Point Blank Review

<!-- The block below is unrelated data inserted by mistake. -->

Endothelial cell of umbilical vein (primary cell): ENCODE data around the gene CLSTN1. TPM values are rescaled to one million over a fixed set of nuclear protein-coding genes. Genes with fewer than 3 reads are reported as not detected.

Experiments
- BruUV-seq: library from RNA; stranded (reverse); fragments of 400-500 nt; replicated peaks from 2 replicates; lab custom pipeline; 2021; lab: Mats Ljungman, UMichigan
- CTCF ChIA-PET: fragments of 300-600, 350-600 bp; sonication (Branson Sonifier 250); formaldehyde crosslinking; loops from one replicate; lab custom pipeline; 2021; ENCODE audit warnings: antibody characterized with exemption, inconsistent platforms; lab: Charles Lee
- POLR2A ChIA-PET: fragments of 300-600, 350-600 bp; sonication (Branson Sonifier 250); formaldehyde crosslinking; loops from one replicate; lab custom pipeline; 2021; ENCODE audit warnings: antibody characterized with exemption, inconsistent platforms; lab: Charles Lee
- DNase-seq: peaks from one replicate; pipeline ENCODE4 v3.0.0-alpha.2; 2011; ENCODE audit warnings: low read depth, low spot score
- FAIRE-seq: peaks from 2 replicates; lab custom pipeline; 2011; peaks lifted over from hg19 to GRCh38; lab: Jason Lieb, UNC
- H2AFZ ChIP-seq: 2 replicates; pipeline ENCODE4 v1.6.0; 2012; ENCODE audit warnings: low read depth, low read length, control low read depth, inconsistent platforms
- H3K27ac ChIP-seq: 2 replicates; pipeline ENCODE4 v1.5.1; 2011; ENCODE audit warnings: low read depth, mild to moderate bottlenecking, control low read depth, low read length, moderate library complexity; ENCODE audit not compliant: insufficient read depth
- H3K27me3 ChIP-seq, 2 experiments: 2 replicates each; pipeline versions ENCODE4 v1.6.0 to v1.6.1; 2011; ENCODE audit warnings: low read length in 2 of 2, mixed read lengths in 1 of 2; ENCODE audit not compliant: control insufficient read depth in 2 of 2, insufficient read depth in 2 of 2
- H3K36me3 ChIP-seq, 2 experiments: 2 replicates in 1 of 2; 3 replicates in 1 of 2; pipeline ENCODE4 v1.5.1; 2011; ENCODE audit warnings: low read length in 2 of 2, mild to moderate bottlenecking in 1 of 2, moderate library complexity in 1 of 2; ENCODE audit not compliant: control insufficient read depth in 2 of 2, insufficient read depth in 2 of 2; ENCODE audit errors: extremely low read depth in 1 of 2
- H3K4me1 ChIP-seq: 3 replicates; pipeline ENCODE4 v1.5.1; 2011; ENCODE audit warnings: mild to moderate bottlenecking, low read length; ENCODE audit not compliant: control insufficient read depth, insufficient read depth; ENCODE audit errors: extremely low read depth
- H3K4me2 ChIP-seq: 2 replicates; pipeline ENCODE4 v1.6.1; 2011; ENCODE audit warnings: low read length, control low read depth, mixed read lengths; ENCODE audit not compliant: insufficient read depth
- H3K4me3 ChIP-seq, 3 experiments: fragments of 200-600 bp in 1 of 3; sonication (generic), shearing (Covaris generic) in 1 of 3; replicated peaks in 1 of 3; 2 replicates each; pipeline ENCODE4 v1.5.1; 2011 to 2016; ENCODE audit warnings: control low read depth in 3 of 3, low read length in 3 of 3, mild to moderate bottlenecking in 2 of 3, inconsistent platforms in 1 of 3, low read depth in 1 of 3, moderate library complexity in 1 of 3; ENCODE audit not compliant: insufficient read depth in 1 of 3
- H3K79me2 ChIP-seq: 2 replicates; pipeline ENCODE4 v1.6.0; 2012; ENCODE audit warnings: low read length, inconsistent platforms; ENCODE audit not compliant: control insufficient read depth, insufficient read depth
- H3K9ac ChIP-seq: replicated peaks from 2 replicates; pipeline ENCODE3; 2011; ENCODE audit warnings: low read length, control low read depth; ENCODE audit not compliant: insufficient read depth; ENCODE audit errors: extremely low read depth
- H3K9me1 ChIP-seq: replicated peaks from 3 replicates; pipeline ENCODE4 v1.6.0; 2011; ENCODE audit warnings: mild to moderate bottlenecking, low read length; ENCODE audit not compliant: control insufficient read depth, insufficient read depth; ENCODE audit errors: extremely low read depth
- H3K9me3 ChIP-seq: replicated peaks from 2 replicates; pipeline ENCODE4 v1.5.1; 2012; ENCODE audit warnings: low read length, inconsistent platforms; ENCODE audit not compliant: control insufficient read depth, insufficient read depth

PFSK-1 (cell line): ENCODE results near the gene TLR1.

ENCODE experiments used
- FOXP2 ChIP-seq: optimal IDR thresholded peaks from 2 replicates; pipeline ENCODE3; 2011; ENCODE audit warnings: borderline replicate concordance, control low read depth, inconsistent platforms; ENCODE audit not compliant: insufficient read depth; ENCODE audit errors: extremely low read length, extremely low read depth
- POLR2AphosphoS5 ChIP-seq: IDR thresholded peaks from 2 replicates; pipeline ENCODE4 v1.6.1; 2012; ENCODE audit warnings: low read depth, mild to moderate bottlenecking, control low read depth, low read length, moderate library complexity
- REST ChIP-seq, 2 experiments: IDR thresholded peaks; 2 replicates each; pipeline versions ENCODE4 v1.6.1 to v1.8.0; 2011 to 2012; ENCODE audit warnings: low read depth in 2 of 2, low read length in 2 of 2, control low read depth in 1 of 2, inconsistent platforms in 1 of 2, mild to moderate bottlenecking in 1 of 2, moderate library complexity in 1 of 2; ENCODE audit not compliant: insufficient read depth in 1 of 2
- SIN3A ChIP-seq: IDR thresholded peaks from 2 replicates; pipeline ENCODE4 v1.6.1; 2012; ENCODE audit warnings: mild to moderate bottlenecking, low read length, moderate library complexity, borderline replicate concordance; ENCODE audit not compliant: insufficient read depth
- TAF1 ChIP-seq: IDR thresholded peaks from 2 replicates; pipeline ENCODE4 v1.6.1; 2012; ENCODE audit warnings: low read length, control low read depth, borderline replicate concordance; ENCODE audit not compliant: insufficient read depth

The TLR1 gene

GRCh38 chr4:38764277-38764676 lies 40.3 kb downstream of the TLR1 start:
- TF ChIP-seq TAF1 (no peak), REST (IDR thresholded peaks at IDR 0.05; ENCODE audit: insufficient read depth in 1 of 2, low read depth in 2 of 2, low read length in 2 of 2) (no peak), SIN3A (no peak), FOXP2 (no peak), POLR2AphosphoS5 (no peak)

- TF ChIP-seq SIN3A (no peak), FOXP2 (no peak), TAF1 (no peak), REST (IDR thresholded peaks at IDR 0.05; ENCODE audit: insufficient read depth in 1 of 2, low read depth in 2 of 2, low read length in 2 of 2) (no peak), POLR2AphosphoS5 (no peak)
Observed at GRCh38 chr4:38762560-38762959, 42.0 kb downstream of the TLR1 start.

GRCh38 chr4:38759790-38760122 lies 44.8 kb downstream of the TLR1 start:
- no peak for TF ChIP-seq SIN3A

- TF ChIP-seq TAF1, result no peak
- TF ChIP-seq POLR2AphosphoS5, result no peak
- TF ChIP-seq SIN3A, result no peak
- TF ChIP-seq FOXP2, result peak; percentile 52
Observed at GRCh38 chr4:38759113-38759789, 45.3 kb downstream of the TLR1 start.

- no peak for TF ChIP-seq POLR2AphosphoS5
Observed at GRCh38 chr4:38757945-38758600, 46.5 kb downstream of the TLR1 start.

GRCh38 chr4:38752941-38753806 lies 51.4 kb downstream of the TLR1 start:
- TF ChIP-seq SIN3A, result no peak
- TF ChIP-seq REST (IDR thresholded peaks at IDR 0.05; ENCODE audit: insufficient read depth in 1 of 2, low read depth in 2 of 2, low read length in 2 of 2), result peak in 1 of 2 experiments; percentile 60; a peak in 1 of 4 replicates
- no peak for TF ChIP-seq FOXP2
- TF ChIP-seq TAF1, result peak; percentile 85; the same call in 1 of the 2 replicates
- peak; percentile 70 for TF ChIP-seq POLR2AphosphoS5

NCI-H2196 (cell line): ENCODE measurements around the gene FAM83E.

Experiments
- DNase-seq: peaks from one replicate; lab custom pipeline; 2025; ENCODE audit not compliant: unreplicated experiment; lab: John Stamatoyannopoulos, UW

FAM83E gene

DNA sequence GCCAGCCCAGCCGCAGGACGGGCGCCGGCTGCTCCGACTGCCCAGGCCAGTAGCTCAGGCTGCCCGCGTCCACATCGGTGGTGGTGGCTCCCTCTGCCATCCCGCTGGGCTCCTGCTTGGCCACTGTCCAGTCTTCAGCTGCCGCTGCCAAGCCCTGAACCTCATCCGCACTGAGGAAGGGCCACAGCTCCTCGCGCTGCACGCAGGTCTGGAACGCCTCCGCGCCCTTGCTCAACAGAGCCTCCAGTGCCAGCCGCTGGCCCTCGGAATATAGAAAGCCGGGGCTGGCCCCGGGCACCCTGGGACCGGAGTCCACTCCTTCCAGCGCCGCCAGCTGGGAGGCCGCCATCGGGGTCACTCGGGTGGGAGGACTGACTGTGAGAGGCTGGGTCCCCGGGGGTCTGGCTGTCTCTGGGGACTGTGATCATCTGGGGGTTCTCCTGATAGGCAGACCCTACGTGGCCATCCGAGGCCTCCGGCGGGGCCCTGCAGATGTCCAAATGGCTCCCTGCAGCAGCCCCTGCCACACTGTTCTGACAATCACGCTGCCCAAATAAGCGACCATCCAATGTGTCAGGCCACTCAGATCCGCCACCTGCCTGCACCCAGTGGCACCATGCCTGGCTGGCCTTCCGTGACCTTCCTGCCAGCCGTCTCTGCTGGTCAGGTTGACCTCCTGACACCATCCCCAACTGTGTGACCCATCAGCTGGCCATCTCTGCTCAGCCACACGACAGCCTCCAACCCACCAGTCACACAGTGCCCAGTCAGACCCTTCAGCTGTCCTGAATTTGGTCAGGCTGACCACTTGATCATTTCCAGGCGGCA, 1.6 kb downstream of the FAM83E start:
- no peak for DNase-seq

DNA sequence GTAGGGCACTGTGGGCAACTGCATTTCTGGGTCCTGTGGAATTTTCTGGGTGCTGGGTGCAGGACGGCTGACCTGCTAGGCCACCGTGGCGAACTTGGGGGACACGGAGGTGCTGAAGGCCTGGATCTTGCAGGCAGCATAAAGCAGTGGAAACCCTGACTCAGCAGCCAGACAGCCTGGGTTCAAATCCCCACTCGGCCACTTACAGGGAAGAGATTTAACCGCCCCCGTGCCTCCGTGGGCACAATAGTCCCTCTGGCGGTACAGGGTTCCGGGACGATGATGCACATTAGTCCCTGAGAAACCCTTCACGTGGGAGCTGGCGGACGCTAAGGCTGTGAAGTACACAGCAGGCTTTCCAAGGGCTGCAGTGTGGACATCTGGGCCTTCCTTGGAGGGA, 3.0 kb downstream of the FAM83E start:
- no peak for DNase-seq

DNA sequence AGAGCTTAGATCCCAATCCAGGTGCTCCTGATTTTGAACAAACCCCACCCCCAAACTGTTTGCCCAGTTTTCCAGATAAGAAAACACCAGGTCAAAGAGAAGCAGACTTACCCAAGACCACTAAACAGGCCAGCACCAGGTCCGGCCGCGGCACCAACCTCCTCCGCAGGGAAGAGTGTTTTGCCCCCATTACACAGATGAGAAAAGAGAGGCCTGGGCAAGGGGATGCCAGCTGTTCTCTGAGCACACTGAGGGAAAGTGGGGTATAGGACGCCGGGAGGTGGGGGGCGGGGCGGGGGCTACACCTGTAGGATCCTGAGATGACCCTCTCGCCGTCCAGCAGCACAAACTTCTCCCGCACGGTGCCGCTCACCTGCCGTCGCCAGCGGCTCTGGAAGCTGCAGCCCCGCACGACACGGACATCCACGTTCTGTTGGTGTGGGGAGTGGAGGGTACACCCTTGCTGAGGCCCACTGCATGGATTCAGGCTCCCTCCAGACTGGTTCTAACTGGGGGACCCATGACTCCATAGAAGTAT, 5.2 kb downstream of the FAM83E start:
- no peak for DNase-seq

Point Blank, a French action film that has nothing to do with the 1967 (and highly Frenchified) John Boorman flick of the same name, opens with a bang: An apparent burglar (Roschdy Zem) running from the scene of an office break-in gone wrong. Zem is chased by a pair of hit men over the rooftops and through the catacombs of "downtown" Paris, to be saved for the moment when a providential car acciden lands him -- wham! -- in the hospital. A male nurse trainee (Gilles Lellouche) is the injured burglar's next angel, but no good deed goes unpunished in former fashion photographer Fred Cavayé's cunningly contrived, energetically directed, thoroughly economical second feature. Within hours, the nurse's very pregnant wife (Elena Anaya) is abducted by the bad guys and, suffice it to say, the everyman nurse finds himself in one ultra-hairy situation, compelled to do battle with warring cliques of cops and gangsters, the clock ticking loudly, in order to save his wife and their unborn child -- kept on ice, literally, in a suitably ominous meatpacking plant. A wildly improbably adrenaline-pumper, replete with fierce shootouts, mad Metro chases and one very tough delivery, Point Blank leaves Paris littered with corpses while sparing few principals from a spattering of blood. This unpretentiously effective cliché fest could (and surely will) be profitably remade in the U.S. shot for shot -- perhaps even with em, whose tragic presence gives the movie a semblance of soul. (Monica, Playhouse, Sunset 5, Town Center)
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